In the lower-right corner, you’ll see a familiar bit of silver text: “SMOOTH CREATIONS.” This is seen just above a series of LEDs, which actually tell you a lot more than most other notebook’s status indicators. From left to right: Bluetooth, WiFi, Sleep Mode, Battery, Caps Lock, Num Lock, Scroll Lock, and Hard Drive activity. I appreciate having all the status indicators in one place, but one question: where is the Power indicator? On the power button, of course. This might not seem like a big deal to most, but I find that it makes more sense than to have it anywhere else. This time, it’s in the upper-right corner of the netbook, just above the keyboard.
The keyboard is actually one of the better ones I’ve experienced on a netbook. It’s very comfortable for touch-typers, since everything is in a similar location as a regular notebook’s keyboard. Also, in a very Thinkpad-like fashion, the Fn button is where the Ctrl key should be. It’s the only peeve I’ve got about the keyboard.
The screen, with the regular anti-glare coating, is proportional to the keyboard, and fits very well in the chassis. The frame around it is adequate, but doesn’t make the screen seem smaller. As you look toward the top of the frame, you see a web cam. Unfortunately, the web cam probably doesn’t see you, since by default it is turned off. It’s easily turned on, but even so, it has a mild case of cataracts. The image is a bit grainy, choppy, and has a slight waviness to it, due to the warped plastic that protects the web cam’s own lens. The microphone is to the far right, in the corner of the frame. The camera activity light, instead of a soothing blue, or standard green, is an unappealing yellow.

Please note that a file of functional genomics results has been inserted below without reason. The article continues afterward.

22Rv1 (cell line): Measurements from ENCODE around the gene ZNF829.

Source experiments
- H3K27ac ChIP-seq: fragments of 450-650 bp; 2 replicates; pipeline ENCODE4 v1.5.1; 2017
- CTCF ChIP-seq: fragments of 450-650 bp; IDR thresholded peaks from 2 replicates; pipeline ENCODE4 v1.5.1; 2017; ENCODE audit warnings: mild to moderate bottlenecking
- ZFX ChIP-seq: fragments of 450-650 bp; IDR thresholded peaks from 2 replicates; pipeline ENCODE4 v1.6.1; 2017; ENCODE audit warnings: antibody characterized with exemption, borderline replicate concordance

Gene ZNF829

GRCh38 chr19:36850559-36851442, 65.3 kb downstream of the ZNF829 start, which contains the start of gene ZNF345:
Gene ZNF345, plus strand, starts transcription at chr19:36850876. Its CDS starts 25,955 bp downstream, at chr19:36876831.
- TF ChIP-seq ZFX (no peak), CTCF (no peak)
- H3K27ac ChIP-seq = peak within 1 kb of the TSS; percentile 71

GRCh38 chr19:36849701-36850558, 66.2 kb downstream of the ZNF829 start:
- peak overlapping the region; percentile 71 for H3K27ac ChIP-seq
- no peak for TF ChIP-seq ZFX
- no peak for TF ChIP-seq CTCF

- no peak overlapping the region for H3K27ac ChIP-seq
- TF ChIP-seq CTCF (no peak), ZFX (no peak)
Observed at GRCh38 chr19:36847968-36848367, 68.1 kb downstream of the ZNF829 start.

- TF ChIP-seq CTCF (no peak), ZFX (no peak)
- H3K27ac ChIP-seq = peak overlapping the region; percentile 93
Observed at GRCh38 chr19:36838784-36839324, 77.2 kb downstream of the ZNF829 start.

The left edge of the Slice has two USB 2.0 ports, as well as the CPU vent, and the power jack. With the jack being on the side of the netbook, I expected a right-angled power adapter plug to match. This was not the case, and the plug was straight, which isn’t very convenient if you want the cable to be out of sight, or use a mouse if you are left handed. The other edge houses the last USB 2.0 port, card reader, microphone and headset inputs, VGA port, and Ethernet.
Unsurprisingly, there is no optical drive, which is actually a blessing for an on-the-go user. Optical drives are bulky energy-suckers, and have no place in a system that’s supposed to be portable and have a long battery life. Speaking of the battery, although difficult to remove, it’s 3-cell, 11.1v 2200mAh rating gives you about two hours of run time. This is a little bit on the low side, especially compared to the ASUS Eee PC 1000H’s nearly 7 hour battery time.
Although there is a larger 6 cell available, and rumors about an even larger 9 cell battery, the one provided does little to impress. The power adapter is unremarkable, and only different in its size. The “brick” is pretty small, compared to other laptop power adapters I’ve used. It’s approximately one-third the size of a regular adapter. The “brick” lacks a power indicator, though, which, if present, would really help in troubleshooting power issues.